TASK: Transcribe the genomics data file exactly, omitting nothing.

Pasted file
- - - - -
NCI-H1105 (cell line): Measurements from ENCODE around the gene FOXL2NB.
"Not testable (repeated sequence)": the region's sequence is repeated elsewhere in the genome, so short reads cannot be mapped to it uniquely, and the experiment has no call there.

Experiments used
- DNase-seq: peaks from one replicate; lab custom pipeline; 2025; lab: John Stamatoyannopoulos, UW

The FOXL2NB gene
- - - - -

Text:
NCI-H1105 (cell line): Measurements from ENCODE around the gene FOXL2NB.
"Not testable (repeated sequence)": the region's sequence is repeated elsewhere in the genome, so short reads cannot be mapped to it uniquely, and the experiment has no call there.

Experiments used
- DNase-seq: peaks from one replicate; lab custom pipeline; 2025; lab: John Stamatoyannopoulos, UW

The FOXL2NB gene